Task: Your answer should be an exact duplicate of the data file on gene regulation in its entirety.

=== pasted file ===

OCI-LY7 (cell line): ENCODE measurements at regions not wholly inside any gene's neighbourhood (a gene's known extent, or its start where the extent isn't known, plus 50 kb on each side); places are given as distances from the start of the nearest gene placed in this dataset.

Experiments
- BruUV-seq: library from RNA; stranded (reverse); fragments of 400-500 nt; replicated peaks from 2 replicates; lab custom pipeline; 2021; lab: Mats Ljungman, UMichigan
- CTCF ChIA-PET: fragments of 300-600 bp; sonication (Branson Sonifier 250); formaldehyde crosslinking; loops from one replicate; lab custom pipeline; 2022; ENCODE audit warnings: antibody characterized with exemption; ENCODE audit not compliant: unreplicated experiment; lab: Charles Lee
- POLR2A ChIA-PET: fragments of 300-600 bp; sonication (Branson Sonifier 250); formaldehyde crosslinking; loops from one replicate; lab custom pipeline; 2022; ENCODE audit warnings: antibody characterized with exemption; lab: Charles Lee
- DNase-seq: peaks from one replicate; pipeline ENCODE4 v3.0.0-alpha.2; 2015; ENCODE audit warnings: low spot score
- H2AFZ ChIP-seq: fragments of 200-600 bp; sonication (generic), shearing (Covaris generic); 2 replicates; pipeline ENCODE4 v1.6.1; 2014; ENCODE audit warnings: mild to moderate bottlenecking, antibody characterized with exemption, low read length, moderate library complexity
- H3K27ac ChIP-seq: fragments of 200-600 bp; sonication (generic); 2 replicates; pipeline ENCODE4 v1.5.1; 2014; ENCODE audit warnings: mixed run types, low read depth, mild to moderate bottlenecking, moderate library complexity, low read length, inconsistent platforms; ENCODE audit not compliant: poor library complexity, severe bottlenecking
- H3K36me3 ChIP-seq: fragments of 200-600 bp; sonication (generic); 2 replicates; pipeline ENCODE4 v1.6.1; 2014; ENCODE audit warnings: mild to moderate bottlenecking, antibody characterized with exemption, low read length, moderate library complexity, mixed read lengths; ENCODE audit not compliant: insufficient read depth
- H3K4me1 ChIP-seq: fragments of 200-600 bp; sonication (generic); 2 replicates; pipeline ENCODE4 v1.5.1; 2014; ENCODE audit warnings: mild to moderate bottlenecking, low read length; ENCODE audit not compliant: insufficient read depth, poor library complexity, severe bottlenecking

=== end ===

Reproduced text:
OCI-LY7 (cell line): ENCODE measurements at regions not wholly inside any gene's neighbourhood (a gene's known extent, or its start where the extent isn't known, plus 50 kb on each side); places are given as distances from the start of the nearest gene placed in this dataset.

Experiments
- BruUV-seq: library from RNA; stranded (reverse); fragments of 400-500 nt; replicated peaks from 2 replicates; lab custom pipeline; 2021; lab: Mats Ljungman, UMichigan
- CTCF ChIA-PET: fragments of 300-600 bp; sonication (Branson Sonifier 250); formaldehyde crosslinking; loops from one replicate; lab custom pipeline; 2022; ENCODE audit warnings: antibody characterized with exemption; ENCODE audit not compliant: unreplicated experiment; lab: Charles Lee
- POLR2A ChIA-PET: fragments of 300-600 bp; sonication (Branson Sonifier 250); formaldehyde crosslinking; loops from one replicate; lab custom pipeline; 2022; ENCODE audit warnings: antibody characterized with exemption; lab: Charles Lee
- DNase-seq: peaks from one replicate; pipeline ENCODE4 v3.0.0-alpha.2; 2015; ENCODE audit warnings: low spot score
- H2AFZ ChIP-seq: fragments of 200-600 bp; sonication (generic), shearing (Covaris generic); 2 replicates; pipeline ENCODE4 v1.6.1; 2014; ENCODE audit warnings: mild to moderate bottlenecking, antibody characterized with exemption, low read length, moderate library complexity
- H3K27ac ChIP-seq: fragments of 200-600 bp; sonication (generic); 2 replicates; pipeline ENCODE4 v1.5.1; 2014; ENCODE audit warnings: mixed run types, low read depth, mild to moderate bottlenecking, moderate library complexity, low read length, inconsistent platforms; ENCODE audit not compliant: poor library complexity, severe bottlenecking
- H3K36me3 ChIP-seq: fragments of 200-600 bp; sonication (generic); 2 replicates; pipeline ENCODE4 v1.6.1; 2014; ENCODE audit warnings: mild to moderate bottlenecking, antibody characterized with exemption, low read length, moderate library complexity, mixed read lengths; ENCODE audit not compliant: insufficient read depth
- H3K4me1 ChIP-seq: fragments of 200-600 bp; sonication (generic); 2 replicates; pipeline ENCODE4 v1.5.1; 2014; ENCODE audit warnings: mild to moderate bottlenecking, low read length; ENCODE audit not compliant: insufficient read depth, poor library complexity, severe bottlenecking